When Alexandria-based designer Barbara Charles was starting out in California in the 1960s, she lived in a cheap apartment in Santa Monica above the twinkling lights of its gaudy pier. Right below her bedroom spun the carousel manned by Paul Newman in the classic heist-flick “The Sting.” It played “The Yellow Rose of Texas” late into the night while its horses rose and fell, tossing their carved manes.
“I still can’t listen to that song,” she says.
But affection for the carousel itself became infatuation, and Charles spent the summer of 1971 traveling America, photographing carousels, documenting their provenance and chatting with their owners. Her career moved along and she became a successful designer of museum exhibits, but carousels kept a place in her heart and turned her into something new.
“I would like to say I am a serious historian,” Charles says, from the design studio she runs with her husband in Alexandria, where she sifts through boxes of tickets, circus posters, vintage photographs of fairgrounds and archives of carousel makers. “But there’s a collector’s mentality, a wanting to share.”
Across America, there are thousands of people similarly collecting and cataloguing things that were made to be thrown away. Haunting the fringes of eBay or jostling with one another at fairs for their particular Holy Grail — a pristine Nixon button, a racy cigarette card, an old railroad ticket — they are drawn together by their love of collecting and, often, membership in a group called the Ephemera Society of America.
Charles joined the society in the ’80s, along with husband Bob Staples, also an exhibit designer, who collects cigarette cards and advertisements, specializing in ones called “metamorphics” that have a flap or pop-up trick of some sort. Over the years, the pair has visited countless fairs where they rubbed shoulders with people flicking through old fliers and baseball cards.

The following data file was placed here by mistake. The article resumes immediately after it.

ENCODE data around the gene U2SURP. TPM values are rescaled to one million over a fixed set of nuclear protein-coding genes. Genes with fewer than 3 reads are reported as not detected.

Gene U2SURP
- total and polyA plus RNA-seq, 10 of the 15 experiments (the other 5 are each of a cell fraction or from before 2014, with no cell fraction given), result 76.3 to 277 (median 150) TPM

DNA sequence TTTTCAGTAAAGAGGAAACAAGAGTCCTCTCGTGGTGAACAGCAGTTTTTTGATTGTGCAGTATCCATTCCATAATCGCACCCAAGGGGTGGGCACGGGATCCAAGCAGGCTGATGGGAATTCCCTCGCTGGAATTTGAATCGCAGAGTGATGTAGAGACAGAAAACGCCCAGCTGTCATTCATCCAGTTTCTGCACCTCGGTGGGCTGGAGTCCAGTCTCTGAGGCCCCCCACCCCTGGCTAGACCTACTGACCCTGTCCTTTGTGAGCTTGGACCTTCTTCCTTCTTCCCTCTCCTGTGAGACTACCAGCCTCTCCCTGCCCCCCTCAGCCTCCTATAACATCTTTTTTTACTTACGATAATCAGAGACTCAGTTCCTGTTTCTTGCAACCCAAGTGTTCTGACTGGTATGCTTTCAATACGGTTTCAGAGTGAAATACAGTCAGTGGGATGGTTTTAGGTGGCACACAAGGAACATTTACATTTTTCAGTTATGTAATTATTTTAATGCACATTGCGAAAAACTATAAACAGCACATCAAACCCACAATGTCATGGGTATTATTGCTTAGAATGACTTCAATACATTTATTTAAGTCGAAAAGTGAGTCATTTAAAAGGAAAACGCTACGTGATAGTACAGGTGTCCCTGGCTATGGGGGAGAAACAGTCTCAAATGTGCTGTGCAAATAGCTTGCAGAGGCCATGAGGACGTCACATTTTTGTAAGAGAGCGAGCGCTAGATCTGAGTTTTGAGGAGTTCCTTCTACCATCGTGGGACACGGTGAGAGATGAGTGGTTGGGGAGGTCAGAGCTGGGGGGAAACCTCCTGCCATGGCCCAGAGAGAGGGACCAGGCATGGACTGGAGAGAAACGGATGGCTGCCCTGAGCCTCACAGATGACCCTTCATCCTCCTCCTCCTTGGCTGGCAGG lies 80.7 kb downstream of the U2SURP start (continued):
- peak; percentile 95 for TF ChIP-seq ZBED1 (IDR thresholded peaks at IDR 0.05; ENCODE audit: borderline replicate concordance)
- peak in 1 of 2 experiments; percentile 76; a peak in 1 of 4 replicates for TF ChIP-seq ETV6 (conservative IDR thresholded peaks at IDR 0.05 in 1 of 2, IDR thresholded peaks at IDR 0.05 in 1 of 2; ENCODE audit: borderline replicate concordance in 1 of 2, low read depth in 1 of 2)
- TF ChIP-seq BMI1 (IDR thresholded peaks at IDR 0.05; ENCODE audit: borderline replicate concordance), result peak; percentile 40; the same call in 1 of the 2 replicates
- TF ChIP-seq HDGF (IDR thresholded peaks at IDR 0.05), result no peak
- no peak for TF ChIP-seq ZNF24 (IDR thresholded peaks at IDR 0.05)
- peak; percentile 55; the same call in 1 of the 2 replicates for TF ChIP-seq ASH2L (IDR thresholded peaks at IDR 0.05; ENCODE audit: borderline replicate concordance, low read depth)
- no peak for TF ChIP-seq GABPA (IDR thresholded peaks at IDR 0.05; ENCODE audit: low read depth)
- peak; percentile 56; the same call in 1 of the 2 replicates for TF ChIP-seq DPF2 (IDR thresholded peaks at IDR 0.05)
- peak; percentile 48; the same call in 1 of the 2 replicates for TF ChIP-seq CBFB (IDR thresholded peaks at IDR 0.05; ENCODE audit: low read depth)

The society was founded 32 years ago by a group of dealers and collectors. Each member collects something slightly different — the group recently gave a grant to a woman collecting locks of hair for research on 19th-century romance — and the group has swelled over the years to several hundred members. They produce a quarterly newsletter, with missives from members and photographs of collections, and have annual meet-ups at which they pick one member’s collection to go visit.
Ephemera, explains Art Groten, a retired radiologist who heads the society, comes from the Greek words meaning “for a day.” It was used to describe short-lived mayflies, and now means anything that was never meant to be kept. The desire to hang onto these disappearing scraps, usually some kind of paper, began in Britain with the Victorians. Middle-class women, who usually did not work outside the home, took up the hobby of cutting out pictures from catalogues and pasting them, decoupage style, onto screens and vases in a riot of kittens, corsets and flowers. As this British delight in collecting gradually spread to America, and as manufacturers began issuing series of beautifully lithographed trade cards for their products, collecting became more systematic, widespread and fun.
“Sixty years ago, when I was 8,” says Groten, “the postal service ran the Ben Franklin stamp clubs in every school, and I had a whole bunch of friends who collected.” Unlike the stereotype of the lonely obsessive, he insists, stamp collecting was very social, centered on swapping with buddies and going to stamp shows together. As he grew up, he collected more seriously and made friends across the world through his hobby. “Letters would fly back and forth, guys would come and visit me, I would go and visit guys,” he says. “The collection is a leveler; you’re just collectors and you share this common passion.”
They each have their own story of why they collect. “Most people have a desire to make order out of chaos,” Groten says. “Collecting is a way to get control over your environment.” Another reason is that if you know enough, every item tells a story.